People like to be let in to somebody else’s life even for just a few minutes. To be able to relate to somebody else. Everybody likes to feel special now and then, but I think people prefer it more to think they are just normal, average, just getting along like everybody else.

The stripped down style of your music is a breath of fresh air. Have you always written in this manner, or is this something you’ve grown into as a songwriter?

I like the personal touch it brings to the music.  Just me and the guitar, sometimes a little harmonica every now and then. I tend to find that people can relate to it more, really listen to what’s being said rather than focusing on unnecessary embellishment that can distract them.

I hear a lot of singer-songwriters do that when they release new material. I’ll see them live on their own and think, that was great! Then they release the same song as a single or an EP with a backing band or with a little drum beat or some slide guitar, and I think sometimes it just takes away from the song rather than adds to it.

Do you have a certain method to your storytelling and songwriting? A song like “Before I Forget,” makes the listener a ghost in a room observing the lives of others I think. Would you say you lean more personal or more observational in how you approach things?

I wouldn’t say I had a method to it – it would be handy if I did. They just come. On a whole I’d say it tends to be more personal, based on my own feelings and experiences. I do try though to look at situations through other people’s eyes.

“We are afraid to be seen at our worst…” is an honest assessment of how self-perception has changed in the modern age. Is that the core of “If That’s the Way it Goes”?

That’s certainly one of the themes in that song. Everybody has a perception of you now from what they see of you online. I think people use it as a mask because they’re either afraid or ashamed of showing who they really are. People make an assumption about you as a person from something you liked or shared or a photo of you in a bad light. It’s used as a form of gratification and self-worth and to some, if they don’t get it, it can make them feel worthless.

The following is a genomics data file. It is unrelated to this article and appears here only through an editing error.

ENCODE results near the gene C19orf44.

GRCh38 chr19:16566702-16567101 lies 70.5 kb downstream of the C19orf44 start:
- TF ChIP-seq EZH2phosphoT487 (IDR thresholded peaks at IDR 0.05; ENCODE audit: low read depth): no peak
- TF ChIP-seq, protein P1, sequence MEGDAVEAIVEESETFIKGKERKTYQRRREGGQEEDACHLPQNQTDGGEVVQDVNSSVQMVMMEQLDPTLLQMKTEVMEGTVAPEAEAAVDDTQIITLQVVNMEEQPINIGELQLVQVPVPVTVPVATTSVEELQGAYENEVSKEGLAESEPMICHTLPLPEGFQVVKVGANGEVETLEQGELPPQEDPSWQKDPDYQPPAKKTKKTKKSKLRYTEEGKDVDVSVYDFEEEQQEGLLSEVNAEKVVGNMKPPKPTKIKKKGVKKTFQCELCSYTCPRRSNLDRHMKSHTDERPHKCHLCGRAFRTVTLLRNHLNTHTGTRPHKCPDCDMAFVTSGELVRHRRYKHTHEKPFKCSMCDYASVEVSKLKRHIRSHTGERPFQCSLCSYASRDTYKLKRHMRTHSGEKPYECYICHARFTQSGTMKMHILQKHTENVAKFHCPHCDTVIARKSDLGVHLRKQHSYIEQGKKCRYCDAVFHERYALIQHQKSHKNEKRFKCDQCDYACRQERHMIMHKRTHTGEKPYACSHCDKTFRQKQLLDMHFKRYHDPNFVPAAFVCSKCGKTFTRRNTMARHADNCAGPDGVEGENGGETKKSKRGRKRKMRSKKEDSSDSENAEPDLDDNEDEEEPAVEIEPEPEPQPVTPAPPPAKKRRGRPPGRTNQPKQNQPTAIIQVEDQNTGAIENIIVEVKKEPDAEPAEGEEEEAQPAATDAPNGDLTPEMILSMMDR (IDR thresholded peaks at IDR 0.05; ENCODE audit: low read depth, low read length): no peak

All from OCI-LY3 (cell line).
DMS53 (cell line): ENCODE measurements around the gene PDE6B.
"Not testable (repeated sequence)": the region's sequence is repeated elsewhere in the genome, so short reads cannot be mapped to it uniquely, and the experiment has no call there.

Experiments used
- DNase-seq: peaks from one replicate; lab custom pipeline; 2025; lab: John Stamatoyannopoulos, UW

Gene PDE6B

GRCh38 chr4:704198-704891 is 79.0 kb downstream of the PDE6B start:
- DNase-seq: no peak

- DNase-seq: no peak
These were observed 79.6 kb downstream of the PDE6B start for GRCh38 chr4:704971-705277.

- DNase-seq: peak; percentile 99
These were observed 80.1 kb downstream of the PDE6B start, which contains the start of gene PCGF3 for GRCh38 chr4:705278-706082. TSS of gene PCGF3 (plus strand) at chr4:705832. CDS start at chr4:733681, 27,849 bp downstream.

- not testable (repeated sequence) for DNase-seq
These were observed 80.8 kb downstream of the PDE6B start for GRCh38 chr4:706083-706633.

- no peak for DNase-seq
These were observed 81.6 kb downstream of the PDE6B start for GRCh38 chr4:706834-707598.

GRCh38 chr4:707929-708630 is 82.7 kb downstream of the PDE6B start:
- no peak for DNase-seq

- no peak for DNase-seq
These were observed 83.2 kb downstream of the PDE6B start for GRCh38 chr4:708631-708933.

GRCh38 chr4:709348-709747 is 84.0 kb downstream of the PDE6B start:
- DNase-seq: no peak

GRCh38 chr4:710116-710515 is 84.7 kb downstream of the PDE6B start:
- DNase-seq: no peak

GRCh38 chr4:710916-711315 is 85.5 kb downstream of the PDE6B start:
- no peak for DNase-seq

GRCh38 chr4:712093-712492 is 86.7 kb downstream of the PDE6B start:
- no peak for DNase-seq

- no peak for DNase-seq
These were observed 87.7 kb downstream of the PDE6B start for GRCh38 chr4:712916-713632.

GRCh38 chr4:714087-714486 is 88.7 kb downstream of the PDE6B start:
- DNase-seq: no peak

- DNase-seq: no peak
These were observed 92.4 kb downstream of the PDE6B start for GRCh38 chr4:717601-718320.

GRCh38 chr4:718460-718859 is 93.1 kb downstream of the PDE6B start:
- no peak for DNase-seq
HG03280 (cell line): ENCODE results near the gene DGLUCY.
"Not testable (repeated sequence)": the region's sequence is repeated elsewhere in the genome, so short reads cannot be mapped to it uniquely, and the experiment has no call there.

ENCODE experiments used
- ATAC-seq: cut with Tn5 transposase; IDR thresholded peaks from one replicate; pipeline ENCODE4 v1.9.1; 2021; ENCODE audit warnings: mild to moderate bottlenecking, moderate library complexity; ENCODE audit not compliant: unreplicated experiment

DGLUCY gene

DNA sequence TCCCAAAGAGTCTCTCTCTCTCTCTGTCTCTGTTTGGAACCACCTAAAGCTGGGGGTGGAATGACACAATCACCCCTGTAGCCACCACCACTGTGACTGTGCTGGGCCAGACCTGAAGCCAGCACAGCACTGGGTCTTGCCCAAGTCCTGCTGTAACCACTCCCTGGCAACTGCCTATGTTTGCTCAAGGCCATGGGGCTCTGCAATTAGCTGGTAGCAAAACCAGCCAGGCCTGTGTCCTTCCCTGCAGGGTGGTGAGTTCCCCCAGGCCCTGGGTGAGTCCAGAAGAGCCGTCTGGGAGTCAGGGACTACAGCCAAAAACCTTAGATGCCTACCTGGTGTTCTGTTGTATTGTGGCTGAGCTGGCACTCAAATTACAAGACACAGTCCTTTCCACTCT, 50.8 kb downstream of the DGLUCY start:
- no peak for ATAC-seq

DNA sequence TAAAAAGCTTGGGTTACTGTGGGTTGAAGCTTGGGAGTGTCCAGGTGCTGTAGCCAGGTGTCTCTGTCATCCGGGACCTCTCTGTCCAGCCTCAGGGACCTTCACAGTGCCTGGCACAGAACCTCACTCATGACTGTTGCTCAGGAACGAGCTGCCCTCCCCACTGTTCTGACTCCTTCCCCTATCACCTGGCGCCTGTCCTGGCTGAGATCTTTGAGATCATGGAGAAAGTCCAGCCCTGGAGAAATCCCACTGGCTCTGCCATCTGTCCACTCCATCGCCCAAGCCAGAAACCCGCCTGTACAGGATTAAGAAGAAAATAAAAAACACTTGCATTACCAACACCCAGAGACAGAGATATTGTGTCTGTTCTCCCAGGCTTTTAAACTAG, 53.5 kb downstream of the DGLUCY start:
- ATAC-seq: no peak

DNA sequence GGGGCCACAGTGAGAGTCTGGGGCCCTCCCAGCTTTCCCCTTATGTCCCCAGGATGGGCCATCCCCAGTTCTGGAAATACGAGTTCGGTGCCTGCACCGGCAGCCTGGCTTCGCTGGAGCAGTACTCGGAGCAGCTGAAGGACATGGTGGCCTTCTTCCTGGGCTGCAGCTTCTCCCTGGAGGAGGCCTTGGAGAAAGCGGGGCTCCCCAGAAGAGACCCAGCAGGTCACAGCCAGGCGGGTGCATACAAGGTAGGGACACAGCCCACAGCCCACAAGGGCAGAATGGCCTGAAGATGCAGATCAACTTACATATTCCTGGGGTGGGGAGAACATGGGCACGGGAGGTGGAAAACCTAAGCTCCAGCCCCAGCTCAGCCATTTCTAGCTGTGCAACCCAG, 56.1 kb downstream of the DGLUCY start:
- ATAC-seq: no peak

Don’t get me wrong though, it’s got its obvious good side. It’s how I keep in touch with friends and get my music out to more people.  You can feel like you’ve got your own little community all in the comfort of your little screen.

“I think I might have used my imagination to escape what was going on around me, stuff that I didn’t really understand at that age. As I grew older I think I used music in the same way, as an escapism.”

I’m kind of split on a favorite track on the EP, so I’ll pass the buck – is there a track you’re most excited about on here? One that you were most glad to finally put on a recording?

I wouldn’t say I have a favourite – I like performing “Sleepless Nights” live. 

“S.O.S” marks a bit of a change in tone, a slight uptick in major notes. And at times, in the music and lyrics, it feels like the end of the chapter to an open book. Do you have a vision for where things might be going?

I don’t have a particular vision at the moment, nothing set in stone that I want to do or where I want to go. I just do what feels right at the time. As long as I’m enjoying it I’ll keep on doing it.

One thing we’re always interested in is community and connectivity within an artist’s circle. Are there contemporaries in your community you recommend us (and others) checking out?

I live in Manchester, and on any given night there are plenty of talented musicians you can go and listen to. I heard a guy called JamesM Carson the other night. I like his style.

Finally – anything else coming up? New album, shows, etc.?

I’ve got material for more volumes of songs, and I intend to keep the ball rolling. I’ve got a gig coming up at TheCastle Hotel, Manchester supporting Hannah Nicholson on 5th August. I’m always playing around Manchester. You can go to my website, that’ll let you know where.